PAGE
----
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Information Security

Information Security

The risks from Cyber cime - Hacking - Loss of Data Privacy - Identity Theft and other topical threats - can be greatly reduced by implementation of robust IT Security controls ...


23 November 2010  |  4960 views  |  0

Ever clicked send on an email, and instantly regretted it? I think we’ve all been there – but perhaps not to the scale of one UBS employee this week, where a small error has created some rather significant repercussions.

Yes, this is the story of a UBS employee who inadvertently sent an email containing financial details of the then client General Motors’ to more than 100 people. Whoops!

GM have now pulled the plug on the deal – widely regarded as one of the largest currently in the market in an action that could end up costing the Swiss bank $10 million!

Now that’s what I call an own goal – and what a blow this is for the investment and wealth management bank’s reputation.

GM exposed the leak. So it’s safe to assume that once again the source of the data loss – UBS in this case – had no knowledge of the loss until a 3rd party mentioned it. This happens worryingly often. Not only are we losing data, but we aren’t aware when and where it’s gone!

Nick Lowe, head of Check Point’s Western Europe sales division commented: ‘We’ve all made this type of mistake at some point, either by choosing the wrong auto-fill email address, or selecting the wrong email distribution group.’

If we’ve all experienced this in the past, why aren’t we learning from our mistakes – especially with such important information? Yes it’s an accident, but GM has taken no sympathy in dropping UBS as chief underwriter – avoidable mistakes just do not wash with clients, particularly those spending these sorts of figures, and rightly so!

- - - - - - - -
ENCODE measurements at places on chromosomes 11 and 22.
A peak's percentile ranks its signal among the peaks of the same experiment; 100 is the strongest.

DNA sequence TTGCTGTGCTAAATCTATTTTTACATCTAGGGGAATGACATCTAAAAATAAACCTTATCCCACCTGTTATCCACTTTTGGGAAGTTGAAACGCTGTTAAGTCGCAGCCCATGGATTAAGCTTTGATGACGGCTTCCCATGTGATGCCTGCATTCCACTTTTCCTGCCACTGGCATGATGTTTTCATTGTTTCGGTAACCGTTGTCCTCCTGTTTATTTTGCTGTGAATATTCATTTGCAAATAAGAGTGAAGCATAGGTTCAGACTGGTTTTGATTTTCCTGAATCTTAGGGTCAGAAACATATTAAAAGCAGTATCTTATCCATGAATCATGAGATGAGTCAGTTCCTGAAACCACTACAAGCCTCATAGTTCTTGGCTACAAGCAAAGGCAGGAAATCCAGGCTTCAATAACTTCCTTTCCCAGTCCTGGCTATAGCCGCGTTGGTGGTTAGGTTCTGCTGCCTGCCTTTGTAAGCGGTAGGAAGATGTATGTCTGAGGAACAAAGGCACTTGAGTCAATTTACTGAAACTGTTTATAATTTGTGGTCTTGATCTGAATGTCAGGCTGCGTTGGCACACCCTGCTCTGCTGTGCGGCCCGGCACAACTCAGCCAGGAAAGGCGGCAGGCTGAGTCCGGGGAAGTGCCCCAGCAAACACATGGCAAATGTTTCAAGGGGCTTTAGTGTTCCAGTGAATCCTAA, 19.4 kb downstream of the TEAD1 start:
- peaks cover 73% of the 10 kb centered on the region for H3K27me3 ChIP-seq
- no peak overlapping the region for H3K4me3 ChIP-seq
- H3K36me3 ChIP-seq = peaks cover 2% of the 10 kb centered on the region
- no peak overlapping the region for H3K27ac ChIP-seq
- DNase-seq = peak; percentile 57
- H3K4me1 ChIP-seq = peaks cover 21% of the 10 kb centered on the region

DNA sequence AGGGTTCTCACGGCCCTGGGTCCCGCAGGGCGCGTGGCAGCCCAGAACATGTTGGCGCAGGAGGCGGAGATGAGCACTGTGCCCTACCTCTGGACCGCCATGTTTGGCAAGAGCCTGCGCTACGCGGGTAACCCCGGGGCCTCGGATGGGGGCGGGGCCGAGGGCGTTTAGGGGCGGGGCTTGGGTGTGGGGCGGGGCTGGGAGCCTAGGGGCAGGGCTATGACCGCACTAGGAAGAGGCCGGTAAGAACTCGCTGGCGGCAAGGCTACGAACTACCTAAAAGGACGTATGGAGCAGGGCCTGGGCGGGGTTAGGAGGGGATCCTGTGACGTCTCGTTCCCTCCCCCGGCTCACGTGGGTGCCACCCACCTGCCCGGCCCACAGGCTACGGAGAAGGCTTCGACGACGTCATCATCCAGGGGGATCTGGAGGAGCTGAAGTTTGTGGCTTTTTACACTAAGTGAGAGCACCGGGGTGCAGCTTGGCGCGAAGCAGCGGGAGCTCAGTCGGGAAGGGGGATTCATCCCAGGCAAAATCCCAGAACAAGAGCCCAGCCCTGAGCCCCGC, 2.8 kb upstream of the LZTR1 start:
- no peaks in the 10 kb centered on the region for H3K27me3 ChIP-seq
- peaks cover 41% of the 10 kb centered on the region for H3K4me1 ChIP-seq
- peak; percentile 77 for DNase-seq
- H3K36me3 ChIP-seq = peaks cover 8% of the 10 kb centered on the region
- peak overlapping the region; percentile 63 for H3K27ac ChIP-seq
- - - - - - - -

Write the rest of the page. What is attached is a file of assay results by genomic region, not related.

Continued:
My sympathies go out to what many of you may believe to be the villain in this sorry episode – the ‘sender’. Such an easy to make error, may just have cost him his career. Why – because of UBS lazy and frankly inexcusable approach to client data security.

Where are company policies, protecting information of this nature, and their staff for that matter? A simple mistake caused by a lack of proper safeguards has resulted in one employees being the unfortunate, yet convenient fall guy for UBS.

Until all of us, not just UBS start properly protecting the data of ourselves, as well as clients – accidents and mistakes will happen. That's just a fact of life. Email compliance is not difficult to implement, yet 65% of all data leaks still occur by email, the majority of which are easily preventable.

$10 million loss of business, reputation dragged through the mud, I'm sure UBS will start taking email compliance seriously – does it really have to come to this before we will all sit up and take notice?

I will be interested to see if the Information Commissioner or the FSA have anything to say about this in the coming months.

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